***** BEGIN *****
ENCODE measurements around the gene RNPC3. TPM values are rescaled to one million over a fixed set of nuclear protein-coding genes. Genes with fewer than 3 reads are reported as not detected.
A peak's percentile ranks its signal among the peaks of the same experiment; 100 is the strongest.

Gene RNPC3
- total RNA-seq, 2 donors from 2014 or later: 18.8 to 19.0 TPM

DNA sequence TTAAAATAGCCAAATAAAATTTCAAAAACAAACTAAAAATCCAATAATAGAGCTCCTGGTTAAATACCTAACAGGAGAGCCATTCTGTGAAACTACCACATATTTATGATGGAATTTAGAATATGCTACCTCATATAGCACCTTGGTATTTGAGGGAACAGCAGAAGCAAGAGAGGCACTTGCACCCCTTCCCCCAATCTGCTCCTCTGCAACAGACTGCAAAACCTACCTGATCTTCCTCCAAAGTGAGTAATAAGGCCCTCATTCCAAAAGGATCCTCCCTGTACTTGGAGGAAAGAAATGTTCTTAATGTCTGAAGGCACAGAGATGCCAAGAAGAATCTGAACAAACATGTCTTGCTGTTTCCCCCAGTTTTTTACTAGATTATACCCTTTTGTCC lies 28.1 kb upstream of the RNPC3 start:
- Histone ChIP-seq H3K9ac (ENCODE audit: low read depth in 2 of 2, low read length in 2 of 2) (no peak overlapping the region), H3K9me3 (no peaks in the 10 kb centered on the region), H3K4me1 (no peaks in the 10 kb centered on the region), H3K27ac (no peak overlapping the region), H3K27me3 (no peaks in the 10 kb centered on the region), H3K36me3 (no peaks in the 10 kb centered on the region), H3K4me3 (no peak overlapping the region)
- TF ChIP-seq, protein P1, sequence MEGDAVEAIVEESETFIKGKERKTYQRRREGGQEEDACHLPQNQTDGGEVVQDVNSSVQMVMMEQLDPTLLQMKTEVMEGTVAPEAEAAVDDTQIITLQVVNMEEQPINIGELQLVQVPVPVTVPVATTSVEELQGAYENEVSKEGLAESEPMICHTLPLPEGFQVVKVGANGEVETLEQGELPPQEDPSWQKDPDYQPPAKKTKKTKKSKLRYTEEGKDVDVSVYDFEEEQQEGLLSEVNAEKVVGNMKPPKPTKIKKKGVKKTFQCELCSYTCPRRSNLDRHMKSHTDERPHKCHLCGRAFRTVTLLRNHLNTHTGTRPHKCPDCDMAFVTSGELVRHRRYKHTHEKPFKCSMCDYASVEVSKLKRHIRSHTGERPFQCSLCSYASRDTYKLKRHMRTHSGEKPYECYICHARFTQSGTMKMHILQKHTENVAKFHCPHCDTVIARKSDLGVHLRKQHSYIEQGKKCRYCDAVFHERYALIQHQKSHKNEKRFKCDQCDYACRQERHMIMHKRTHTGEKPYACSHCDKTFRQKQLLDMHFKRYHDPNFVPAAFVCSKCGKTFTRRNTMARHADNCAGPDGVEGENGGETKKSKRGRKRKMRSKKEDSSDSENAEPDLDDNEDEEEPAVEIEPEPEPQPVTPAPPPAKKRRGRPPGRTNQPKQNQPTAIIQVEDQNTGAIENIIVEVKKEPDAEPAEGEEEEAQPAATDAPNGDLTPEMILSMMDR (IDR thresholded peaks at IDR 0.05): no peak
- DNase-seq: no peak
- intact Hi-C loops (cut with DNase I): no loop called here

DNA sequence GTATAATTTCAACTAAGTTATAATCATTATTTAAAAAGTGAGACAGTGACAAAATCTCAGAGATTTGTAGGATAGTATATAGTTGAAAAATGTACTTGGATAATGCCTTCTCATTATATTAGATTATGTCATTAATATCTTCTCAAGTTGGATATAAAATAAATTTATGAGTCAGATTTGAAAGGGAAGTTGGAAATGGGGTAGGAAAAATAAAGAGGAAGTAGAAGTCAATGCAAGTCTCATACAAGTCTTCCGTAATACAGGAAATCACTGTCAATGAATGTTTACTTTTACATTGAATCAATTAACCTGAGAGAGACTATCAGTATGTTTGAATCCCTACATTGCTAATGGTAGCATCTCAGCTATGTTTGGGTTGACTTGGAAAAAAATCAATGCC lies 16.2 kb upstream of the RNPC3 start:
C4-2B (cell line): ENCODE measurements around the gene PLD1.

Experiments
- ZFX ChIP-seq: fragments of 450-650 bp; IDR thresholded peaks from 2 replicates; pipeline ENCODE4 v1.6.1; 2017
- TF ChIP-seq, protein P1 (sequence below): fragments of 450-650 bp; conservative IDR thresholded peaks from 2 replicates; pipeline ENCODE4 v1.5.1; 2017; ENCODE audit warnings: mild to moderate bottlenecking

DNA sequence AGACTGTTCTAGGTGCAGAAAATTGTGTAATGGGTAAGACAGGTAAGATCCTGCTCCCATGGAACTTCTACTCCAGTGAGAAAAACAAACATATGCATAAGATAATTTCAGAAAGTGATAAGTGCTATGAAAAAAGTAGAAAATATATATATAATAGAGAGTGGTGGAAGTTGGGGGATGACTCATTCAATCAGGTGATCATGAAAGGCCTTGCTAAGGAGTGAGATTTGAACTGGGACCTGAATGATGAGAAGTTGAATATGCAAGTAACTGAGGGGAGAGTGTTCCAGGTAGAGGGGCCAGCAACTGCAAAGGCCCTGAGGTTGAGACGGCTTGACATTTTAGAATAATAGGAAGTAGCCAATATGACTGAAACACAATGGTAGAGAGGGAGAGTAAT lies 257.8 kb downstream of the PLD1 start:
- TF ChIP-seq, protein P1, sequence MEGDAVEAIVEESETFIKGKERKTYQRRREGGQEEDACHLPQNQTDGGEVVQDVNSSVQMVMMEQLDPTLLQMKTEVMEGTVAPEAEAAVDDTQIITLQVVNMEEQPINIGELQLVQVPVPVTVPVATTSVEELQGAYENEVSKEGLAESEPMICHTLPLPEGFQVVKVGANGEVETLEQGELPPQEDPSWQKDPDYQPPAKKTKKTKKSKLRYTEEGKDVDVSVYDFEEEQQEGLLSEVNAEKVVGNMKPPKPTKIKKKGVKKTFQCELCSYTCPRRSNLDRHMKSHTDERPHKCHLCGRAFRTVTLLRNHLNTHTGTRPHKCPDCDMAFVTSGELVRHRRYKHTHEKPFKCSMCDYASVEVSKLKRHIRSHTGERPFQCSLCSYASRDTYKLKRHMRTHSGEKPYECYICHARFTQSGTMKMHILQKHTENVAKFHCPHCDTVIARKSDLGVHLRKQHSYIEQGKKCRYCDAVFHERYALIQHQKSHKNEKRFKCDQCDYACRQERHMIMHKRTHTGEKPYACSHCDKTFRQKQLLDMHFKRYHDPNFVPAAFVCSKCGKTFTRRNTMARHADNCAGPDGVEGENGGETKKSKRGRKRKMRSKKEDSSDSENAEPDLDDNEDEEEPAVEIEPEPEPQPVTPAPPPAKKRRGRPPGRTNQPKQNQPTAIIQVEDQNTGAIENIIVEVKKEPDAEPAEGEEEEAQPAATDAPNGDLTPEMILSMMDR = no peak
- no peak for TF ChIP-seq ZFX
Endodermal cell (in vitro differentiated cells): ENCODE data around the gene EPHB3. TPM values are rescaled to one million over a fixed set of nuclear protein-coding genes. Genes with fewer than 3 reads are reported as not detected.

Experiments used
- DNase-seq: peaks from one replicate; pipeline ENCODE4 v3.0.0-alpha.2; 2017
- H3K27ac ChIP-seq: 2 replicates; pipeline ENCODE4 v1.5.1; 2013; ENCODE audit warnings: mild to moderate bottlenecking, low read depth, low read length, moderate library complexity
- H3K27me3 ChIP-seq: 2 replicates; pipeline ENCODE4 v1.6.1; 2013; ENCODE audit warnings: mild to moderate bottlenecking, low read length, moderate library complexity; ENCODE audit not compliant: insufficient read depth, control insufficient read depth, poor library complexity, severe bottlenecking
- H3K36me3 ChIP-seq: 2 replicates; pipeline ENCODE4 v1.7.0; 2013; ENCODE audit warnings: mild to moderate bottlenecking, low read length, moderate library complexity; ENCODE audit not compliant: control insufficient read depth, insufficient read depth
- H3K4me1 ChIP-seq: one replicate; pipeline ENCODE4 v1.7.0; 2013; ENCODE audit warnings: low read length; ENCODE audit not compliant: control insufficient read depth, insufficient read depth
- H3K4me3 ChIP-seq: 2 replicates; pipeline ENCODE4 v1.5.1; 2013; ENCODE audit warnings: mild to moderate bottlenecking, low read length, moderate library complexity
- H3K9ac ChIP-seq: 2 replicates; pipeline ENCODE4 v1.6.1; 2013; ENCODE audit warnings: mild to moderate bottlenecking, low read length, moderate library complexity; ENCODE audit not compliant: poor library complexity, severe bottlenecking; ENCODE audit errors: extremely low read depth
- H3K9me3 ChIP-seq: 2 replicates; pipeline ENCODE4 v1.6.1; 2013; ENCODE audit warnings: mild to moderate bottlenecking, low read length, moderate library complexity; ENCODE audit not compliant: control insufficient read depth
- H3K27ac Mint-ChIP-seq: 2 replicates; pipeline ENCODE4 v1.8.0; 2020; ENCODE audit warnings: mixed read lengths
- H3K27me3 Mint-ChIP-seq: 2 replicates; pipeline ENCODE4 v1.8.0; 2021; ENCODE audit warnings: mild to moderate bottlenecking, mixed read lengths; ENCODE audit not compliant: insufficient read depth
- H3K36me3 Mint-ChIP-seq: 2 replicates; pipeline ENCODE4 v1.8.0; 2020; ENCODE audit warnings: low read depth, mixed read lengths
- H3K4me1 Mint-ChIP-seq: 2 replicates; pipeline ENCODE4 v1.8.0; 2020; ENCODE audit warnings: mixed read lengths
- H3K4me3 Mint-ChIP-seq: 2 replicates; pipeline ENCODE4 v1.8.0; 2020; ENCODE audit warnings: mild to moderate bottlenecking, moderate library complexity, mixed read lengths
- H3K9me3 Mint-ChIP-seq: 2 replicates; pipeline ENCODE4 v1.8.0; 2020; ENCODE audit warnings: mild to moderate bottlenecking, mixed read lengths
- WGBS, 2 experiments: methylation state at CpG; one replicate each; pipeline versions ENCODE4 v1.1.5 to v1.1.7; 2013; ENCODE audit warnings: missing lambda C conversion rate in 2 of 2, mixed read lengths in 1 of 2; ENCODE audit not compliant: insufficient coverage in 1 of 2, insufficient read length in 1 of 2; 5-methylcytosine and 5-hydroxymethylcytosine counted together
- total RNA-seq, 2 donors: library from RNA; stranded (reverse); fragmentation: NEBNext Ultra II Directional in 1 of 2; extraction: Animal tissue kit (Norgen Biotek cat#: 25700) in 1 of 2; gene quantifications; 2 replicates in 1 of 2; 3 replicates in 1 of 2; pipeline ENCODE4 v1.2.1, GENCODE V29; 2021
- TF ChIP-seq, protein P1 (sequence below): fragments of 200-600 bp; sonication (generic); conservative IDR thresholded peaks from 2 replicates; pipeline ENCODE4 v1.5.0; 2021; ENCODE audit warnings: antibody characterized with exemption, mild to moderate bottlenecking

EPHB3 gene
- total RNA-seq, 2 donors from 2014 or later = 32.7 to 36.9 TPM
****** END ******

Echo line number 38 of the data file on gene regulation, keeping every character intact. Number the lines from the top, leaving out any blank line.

- total RNA-seq, 2 donors from 2014 or later = 32.7 to 36.9 TPM